Rooms with a View
The Secret Life of Grand Hotels
The world’s grandest hotels offer luxury, service and splendour, and each has its own story of love affairs conducted and revolutions fomented beneath its roof. Arranged geographically, this book visits 50 of the greatest, including New York’s Algonquin, where Dorothy Parker held court; the Dorchester in London, favoured by Hitchcock and Hemingway; and the Imperial in Delhi, where the details of India’s independence were negotiated.
My Life on a Plate
Chef, television presenter and award-winning businesswoman Prue Leith (b.1940) is one of Britain’s foremost culinary authorities and has helped to revolutionize the country’s eating habits. In this candid and witty autobiography she describes her childhood in apartheid South Africa, her arrival in London in the 1960s and her rapid ascent to restaurant owner, Daily Mail columnist and cookery book author.
Ancient Philosophy of Religion
Volume One: The History of Western Philosophy of Religion
Comprising chapters devoted to individual thinkers from Pythagoras to Pseudo-Dionysius, this volume covers ancient and early Christian thought on God, the gods, religious belief and practice. Vol 1 of The History of Western Philosophy of Religion.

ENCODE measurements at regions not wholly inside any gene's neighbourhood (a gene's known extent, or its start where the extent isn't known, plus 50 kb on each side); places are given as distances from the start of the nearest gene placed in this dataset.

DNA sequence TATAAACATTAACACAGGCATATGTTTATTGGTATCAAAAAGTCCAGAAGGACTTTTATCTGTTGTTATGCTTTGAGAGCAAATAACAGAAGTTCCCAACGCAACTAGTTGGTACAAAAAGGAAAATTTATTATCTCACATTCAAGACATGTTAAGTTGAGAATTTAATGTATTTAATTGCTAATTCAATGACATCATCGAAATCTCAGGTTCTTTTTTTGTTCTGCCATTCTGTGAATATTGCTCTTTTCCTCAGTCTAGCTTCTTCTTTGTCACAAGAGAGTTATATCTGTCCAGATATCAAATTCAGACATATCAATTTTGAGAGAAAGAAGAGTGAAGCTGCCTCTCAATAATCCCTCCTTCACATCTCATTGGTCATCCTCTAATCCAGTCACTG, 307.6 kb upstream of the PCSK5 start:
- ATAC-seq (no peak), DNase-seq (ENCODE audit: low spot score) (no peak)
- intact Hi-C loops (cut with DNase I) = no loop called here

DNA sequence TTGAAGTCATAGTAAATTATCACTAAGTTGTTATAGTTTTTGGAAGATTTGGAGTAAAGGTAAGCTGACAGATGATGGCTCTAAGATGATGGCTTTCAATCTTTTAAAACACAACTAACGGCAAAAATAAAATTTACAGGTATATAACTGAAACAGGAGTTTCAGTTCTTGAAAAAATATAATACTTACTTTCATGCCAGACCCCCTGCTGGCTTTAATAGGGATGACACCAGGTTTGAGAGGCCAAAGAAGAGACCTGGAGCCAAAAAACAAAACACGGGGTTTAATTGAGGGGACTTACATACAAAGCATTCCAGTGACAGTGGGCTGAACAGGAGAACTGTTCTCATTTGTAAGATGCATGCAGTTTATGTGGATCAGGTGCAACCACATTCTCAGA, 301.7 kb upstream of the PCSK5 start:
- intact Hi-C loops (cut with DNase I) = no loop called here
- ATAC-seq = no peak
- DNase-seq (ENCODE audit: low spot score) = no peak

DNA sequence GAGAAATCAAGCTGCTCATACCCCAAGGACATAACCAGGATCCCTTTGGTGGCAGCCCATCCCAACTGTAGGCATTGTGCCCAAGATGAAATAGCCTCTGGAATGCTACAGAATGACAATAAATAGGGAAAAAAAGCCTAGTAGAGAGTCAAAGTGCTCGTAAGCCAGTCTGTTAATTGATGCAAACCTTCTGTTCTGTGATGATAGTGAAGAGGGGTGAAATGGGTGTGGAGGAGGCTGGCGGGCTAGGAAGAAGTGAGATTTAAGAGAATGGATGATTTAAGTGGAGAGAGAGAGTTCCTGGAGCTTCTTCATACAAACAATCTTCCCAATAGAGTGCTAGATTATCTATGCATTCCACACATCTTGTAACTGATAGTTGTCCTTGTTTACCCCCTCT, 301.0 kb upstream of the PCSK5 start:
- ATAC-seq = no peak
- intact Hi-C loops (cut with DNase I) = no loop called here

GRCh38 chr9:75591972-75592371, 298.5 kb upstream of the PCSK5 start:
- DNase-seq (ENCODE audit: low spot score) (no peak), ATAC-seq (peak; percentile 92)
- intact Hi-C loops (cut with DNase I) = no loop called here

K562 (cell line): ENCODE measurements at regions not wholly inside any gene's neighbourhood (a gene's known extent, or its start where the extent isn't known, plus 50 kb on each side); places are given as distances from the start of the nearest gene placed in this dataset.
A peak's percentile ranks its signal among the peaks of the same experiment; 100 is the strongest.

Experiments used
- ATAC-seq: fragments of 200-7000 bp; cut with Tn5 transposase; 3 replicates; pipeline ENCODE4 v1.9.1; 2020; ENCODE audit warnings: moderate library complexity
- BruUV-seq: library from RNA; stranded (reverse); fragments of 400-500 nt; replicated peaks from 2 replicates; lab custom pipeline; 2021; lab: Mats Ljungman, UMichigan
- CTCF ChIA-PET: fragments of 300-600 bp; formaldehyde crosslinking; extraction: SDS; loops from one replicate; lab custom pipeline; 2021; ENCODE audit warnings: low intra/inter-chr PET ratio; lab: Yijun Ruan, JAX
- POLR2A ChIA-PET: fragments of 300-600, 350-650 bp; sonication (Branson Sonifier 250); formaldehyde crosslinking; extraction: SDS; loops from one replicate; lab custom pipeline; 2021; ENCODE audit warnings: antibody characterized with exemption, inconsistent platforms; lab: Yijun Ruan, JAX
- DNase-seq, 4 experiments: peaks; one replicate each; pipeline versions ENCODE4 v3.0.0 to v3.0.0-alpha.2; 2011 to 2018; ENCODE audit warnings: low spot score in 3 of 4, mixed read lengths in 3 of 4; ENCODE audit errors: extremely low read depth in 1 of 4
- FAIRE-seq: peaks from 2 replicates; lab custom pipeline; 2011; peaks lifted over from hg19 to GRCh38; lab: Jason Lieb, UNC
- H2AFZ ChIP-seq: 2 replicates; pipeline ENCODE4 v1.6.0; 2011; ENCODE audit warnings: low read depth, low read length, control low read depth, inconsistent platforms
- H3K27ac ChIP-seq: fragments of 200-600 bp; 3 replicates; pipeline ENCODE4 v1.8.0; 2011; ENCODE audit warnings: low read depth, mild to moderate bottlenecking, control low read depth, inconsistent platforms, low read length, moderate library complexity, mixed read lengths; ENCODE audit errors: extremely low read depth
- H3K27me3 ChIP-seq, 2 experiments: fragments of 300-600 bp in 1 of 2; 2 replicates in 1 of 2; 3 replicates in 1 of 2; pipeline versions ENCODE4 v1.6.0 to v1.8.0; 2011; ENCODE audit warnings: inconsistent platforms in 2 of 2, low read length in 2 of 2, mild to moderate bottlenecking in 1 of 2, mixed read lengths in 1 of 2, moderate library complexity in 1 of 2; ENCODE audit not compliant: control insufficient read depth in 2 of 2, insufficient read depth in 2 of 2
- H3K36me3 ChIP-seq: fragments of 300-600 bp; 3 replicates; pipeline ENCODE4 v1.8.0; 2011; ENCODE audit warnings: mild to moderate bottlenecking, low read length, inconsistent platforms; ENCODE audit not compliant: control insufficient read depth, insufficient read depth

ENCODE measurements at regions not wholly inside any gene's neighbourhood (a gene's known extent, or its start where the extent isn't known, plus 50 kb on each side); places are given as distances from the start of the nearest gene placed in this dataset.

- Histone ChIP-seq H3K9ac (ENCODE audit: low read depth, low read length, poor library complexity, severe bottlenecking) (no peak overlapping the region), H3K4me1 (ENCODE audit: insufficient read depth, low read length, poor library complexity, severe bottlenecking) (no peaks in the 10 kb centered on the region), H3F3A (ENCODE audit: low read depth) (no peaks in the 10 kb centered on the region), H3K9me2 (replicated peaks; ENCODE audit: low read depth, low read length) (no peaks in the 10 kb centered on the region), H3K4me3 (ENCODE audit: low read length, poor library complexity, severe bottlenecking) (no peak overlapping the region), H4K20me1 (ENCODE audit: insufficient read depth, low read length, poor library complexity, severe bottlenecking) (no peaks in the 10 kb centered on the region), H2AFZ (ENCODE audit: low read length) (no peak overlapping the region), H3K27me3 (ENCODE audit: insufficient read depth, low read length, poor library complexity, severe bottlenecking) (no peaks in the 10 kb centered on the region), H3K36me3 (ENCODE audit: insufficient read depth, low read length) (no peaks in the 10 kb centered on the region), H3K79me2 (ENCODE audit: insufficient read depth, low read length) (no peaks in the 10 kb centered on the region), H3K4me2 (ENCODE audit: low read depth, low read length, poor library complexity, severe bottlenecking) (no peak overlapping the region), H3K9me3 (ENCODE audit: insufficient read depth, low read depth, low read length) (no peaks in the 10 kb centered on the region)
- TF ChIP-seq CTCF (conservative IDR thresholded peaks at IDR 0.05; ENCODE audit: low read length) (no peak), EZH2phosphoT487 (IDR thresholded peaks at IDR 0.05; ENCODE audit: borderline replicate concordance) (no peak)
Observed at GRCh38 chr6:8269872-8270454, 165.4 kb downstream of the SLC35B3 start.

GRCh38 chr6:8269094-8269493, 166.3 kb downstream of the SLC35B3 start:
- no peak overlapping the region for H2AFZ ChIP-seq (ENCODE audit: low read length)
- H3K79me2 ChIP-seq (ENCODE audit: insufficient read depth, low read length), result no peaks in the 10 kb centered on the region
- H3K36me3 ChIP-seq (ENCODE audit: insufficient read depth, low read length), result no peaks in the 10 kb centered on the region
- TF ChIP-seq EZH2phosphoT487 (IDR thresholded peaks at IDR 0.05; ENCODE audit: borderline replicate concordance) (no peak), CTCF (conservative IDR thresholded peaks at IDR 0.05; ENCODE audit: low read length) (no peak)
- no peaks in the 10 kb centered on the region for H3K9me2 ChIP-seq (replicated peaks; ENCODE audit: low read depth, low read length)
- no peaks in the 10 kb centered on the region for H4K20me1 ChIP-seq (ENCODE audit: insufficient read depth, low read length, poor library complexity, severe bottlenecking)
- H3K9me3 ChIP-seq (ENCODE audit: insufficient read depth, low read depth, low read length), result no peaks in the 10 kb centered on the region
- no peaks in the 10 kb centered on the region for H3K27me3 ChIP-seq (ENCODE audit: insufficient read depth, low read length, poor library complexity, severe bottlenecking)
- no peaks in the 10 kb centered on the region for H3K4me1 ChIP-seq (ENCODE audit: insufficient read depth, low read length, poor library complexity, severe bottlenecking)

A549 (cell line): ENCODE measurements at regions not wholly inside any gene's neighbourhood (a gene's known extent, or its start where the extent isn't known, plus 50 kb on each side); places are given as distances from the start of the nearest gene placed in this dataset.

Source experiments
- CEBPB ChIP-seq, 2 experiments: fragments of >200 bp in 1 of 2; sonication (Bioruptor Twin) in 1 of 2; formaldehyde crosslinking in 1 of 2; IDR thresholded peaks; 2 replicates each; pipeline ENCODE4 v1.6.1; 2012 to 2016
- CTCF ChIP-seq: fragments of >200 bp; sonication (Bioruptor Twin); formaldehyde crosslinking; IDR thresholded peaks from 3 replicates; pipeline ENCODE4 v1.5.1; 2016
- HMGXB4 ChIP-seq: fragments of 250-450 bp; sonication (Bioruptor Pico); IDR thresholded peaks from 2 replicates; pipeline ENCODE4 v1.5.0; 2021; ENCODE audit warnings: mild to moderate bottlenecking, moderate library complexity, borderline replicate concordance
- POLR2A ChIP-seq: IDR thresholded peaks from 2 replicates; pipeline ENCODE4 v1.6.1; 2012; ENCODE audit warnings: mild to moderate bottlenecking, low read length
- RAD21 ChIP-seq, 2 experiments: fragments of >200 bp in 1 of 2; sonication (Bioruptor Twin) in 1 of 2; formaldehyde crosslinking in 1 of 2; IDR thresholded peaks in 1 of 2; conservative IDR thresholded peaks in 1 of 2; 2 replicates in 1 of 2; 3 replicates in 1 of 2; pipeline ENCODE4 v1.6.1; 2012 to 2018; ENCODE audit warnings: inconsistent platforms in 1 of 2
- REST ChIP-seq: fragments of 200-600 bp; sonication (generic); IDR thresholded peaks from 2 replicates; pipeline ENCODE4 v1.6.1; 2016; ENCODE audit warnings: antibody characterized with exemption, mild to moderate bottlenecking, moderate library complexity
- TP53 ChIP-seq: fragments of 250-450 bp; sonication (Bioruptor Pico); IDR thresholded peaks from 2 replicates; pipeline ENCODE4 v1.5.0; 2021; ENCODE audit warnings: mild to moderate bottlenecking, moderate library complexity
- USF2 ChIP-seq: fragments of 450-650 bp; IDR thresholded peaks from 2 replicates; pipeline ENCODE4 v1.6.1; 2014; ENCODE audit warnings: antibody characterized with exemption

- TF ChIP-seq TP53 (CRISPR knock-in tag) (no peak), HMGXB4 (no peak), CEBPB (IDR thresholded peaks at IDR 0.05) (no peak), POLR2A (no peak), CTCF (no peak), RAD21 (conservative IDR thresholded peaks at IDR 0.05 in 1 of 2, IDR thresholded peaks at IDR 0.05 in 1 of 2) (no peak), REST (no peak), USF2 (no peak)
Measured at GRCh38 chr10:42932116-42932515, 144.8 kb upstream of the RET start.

Conscience and Its Problems
An Introduction to Casuistry
One of the great classics of moral theology, first published in 1927, and a benchmark in 20th-century casuistry, this work both recognizes the legacy of 16th and 17th century casuists and faces the moral issues relevant to modern times. An extensive new introduction by David H Smith places Kirk's approach to casuistry in the context of a general discussion of the term, its meaning and the ways it has been variously interpreted.
Living with a Wild God
A Non-Believer's Search for the Truth About Everything
In middle age, the acclaimed social commentator Barbara Ehrenreich rediscovered a journal she had kept as a teenager. It recorded an event so strange that she had never spoken or written about it: a mystical experience that rocked her steadfast rationalist convictions. In this profound reflection on science, religion and the human condition, she attempts to reconcile that cataclysmic moment with her secular understanding, challenging us to reassess our perceptions of life.